The provincial government should have been better prepared to deal with the fallout from impending mill closures in Quesnel and Houston, according to outgoing NDP leader Adrian Dix.
"[The government] signed off on these license changes, they signed off on the closure of these mills without having any plan in place for the communities," Dix said on Wednesday during a two-day visit to Prince George to talk about issues ranging from skills development to the future of forestry.
Last week, Canfor announced it would be shuttering its mill in Quesnel and West Fraser said it would be closing its facility in Houston. When both plants officially shut down next spring, more than 400 people will be out of work.
The companies also announced they would swap timber licenses, with West Fraser picking up Canfor's existing tenure in Quesnel and vice versa in Houston.
Both companies cited the impact of the mountain pine beetle on the timber supply in the region as reasons they will be closing their mills, but Dix said the government should have been ready with a transition plan for the communities right away.
"They should have been prepared on day one as to what their plans were to support the communities of Houston and Quesnel," he said. "It was an afterthought, and we know it was an afterthought because the next day after we criticized them they hustled out a release saying that they were going to do things."
Forest, Lands and Natural Resource Operations minister Steve Thomson said the government is committed to helping out those affected by the closures. He said services will be provided as needed, but first the government is waiting to see the result of the adjustment plans being put together by the companies to help soon-to-be displaced workers.
"The province has moved quickly with respect the announcements in both these communities," he said on a conference call to discuss his recent trade mission to Asia. "We've established inter-ministry teams that have visited and have already engaged with the communities at the beginning of this week."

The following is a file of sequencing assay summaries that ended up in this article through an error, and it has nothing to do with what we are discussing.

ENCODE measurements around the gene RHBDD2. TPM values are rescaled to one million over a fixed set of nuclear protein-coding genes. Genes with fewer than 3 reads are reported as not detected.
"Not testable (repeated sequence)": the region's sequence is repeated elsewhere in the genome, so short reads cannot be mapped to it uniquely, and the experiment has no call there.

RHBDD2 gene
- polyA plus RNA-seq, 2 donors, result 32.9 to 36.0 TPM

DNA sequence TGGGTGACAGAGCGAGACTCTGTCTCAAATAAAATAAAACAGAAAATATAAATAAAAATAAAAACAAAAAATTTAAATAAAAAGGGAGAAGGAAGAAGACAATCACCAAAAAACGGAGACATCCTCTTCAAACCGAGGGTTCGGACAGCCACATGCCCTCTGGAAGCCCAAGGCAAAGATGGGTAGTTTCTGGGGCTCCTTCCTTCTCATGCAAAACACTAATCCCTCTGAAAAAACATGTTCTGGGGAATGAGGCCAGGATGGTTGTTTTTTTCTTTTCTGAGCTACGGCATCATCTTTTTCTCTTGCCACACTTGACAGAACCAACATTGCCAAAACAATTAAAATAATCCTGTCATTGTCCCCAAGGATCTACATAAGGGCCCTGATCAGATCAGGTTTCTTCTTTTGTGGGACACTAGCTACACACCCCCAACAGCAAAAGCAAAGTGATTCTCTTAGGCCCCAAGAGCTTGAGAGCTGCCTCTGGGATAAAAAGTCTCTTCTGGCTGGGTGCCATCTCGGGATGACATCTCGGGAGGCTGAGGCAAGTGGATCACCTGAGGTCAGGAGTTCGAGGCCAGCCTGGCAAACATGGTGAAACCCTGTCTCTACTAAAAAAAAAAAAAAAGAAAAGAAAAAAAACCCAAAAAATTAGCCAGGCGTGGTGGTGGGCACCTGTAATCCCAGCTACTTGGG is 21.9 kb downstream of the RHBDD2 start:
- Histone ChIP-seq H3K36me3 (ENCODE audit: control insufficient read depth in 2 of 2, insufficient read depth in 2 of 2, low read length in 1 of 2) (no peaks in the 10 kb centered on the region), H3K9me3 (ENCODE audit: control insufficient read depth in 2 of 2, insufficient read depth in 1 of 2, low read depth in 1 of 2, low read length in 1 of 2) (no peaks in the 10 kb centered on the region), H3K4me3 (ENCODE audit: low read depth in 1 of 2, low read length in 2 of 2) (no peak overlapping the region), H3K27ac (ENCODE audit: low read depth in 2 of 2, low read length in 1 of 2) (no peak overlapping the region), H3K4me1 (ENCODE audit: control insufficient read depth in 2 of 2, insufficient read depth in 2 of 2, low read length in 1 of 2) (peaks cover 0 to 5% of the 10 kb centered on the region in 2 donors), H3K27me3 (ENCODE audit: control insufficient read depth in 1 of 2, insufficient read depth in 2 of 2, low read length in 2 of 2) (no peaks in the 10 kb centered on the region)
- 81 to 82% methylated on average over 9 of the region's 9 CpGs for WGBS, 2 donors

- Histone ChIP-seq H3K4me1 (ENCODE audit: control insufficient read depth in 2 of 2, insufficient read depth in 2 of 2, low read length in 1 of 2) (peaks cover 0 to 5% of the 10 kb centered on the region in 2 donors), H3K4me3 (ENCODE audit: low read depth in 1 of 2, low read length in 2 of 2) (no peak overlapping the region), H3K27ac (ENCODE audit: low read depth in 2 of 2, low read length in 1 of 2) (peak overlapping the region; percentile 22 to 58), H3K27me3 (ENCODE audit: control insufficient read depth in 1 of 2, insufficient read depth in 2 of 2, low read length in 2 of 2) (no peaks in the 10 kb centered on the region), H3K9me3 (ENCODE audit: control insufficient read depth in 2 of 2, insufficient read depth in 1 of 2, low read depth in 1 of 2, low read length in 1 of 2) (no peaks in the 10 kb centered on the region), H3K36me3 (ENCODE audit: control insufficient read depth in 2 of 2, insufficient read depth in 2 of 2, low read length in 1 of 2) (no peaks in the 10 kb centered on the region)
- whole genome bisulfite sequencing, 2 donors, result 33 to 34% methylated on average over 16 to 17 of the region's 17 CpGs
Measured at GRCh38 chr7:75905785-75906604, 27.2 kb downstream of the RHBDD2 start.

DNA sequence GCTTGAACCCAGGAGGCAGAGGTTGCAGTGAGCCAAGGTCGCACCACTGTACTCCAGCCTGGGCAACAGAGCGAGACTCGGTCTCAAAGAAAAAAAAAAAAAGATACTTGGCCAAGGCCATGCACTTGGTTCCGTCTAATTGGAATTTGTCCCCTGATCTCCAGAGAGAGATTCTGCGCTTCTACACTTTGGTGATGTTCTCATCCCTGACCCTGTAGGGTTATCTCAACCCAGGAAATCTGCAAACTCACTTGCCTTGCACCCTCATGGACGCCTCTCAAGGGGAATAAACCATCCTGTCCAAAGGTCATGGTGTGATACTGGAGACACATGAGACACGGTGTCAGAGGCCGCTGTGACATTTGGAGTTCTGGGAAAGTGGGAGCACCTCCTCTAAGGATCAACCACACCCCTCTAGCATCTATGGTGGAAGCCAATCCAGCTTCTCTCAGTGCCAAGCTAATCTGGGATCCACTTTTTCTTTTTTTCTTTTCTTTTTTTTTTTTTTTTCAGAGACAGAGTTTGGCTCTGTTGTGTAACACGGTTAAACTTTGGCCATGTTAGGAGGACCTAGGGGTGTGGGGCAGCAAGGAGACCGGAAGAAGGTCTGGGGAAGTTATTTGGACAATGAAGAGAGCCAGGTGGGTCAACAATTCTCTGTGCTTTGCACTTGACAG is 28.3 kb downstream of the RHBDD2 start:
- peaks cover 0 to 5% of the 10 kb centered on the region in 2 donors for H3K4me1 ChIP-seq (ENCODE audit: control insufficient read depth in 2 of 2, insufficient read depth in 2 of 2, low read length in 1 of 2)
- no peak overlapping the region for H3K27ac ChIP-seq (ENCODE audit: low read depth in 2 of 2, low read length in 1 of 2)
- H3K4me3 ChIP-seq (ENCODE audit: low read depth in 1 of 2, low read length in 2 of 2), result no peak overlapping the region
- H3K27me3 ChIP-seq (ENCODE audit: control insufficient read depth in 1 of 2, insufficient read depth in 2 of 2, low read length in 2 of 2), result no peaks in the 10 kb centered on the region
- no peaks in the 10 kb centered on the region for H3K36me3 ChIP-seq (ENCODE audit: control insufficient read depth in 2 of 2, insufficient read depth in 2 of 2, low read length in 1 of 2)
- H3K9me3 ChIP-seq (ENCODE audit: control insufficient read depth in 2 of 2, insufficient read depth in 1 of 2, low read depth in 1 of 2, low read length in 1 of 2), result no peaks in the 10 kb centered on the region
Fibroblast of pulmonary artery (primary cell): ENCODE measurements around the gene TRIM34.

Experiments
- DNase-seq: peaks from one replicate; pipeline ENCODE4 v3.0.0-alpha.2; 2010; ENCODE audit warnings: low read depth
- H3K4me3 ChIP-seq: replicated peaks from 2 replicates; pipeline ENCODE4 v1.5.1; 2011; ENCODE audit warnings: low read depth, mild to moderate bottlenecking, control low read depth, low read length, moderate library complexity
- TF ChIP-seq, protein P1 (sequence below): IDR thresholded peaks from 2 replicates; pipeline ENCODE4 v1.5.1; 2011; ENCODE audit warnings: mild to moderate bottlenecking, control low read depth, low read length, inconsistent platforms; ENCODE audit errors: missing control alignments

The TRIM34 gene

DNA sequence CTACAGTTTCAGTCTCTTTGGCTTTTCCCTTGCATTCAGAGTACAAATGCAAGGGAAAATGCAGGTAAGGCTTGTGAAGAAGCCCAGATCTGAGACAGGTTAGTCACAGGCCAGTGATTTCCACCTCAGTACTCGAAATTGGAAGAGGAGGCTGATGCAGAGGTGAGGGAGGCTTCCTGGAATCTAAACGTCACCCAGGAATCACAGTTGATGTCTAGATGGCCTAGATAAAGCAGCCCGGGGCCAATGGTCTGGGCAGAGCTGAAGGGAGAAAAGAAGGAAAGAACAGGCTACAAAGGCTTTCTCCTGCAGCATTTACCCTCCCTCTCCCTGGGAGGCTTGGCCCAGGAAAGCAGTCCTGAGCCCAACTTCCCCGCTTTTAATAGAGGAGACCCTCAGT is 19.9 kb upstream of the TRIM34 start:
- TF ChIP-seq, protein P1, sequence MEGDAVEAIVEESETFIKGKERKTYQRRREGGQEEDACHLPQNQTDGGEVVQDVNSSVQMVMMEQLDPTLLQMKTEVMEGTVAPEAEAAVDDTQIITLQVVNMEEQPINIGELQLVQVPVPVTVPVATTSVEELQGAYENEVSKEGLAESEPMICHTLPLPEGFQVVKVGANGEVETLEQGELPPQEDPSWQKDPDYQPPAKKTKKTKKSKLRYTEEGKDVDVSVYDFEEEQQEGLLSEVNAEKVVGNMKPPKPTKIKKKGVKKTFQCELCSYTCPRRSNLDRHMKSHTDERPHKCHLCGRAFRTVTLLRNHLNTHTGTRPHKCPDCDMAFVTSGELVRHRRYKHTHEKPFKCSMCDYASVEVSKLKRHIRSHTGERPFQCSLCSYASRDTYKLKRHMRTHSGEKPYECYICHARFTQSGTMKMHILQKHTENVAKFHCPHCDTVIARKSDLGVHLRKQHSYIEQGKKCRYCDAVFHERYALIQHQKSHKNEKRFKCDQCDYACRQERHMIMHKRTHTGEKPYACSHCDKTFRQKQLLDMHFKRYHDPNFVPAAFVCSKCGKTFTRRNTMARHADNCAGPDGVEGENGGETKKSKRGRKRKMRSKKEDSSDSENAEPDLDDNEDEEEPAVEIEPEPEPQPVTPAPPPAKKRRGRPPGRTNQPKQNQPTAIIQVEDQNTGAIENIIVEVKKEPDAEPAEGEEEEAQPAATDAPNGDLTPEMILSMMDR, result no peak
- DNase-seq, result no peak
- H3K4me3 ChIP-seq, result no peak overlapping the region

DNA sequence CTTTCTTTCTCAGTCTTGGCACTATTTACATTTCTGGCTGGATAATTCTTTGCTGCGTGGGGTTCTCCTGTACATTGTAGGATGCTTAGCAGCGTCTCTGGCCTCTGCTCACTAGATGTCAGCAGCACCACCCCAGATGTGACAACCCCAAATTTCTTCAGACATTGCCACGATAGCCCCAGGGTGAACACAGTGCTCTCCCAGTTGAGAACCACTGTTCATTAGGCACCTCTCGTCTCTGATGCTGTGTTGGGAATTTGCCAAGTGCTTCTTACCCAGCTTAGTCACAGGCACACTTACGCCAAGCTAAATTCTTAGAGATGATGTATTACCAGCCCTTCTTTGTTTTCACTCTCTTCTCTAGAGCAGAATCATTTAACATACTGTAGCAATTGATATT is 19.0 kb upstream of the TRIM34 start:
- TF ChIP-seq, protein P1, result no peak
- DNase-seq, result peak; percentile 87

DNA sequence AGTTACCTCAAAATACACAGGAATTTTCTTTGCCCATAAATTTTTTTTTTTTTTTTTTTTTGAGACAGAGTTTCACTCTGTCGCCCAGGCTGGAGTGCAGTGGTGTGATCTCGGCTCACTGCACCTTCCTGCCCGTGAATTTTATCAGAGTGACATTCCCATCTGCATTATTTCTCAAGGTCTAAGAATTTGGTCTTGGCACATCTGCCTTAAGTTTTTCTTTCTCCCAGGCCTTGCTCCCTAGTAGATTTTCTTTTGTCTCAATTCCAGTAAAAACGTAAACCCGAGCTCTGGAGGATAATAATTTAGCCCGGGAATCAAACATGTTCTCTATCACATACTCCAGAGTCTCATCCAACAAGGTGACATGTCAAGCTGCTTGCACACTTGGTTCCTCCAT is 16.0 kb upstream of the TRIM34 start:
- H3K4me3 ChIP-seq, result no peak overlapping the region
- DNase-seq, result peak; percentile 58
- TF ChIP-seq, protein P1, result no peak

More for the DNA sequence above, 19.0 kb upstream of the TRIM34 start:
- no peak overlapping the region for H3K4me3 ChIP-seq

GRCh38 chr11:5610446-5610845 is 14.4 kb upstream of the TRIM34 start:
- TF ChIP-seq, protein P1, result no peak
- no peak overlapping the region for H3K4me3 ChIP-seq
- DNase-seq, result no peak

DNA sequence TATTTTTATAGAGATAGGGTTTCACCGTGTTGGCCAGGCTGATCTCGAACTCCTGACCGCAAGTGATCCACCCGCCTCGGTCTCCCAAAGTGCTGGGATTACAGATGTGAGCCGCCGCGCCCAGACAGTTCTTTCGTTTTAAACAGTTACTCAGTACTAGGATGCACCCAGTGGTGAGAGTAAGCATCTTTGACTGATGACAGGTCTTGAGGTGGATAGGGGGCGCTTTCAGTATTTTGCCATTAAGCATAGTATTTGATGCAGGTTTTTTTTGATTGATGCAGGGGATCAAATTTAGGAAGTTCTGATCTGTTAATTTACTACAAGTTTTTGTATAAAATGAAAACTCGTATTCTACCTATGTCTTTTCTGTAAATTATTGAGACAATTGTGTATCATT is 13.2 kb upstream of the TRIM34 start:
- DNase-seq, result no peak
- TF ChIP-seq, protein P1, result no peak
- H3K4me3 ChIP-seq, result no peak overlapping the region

Thomson said his ministry will look at any competition issues that could arise from the swap of the licenses and could also call on the federal Competition Bureau to take a look.
"The assessment is to look whether the transfer creates competition concerns or issues," he said. "At this point it's premature to say whether they do or don't."
Also on Wednesday, the City of Quesnel announced the creation of its transition team, which will include city officials as well representatives from the provincial government, Canfor and the United Steelworkers union.
Dix called on the government to take three steps to ensure the forest industry can continue to thrive in the province: name a jobs protection commissioner; make significant investments in silviculture to ensure the long-term viability of the industry and implement suggestions made in reports, like last year's all-party Special Committee on Timber Supply.
"They knew this was coming before the election, they shouldn't be - frankly - deceiving people about the circumstances of the industry and what needs to be done," Dix said.
Thomson said the government has been trying to mitigate the impact of the pine beetle, but he also acknowledged that the Quesnel and Houston mill closures may not be the only ones caused by the lack of timber supply.
"We know it's possible that there may be some other mills may need to close, but the timing and location of those will be business decisions by companies," he said.
At the same time, Thomson said the industry is showing signs of strength in light of his trade tour to Japan and China. Although the pine beetle will inflict some pain on the industry in the coming years, he noted it's not all doom and gloom in the central interior.
"If you look at Prince George for example, we've had the decision with the Lakeland mill to rebuild, so that means that people still see a strong future in the industry," he said.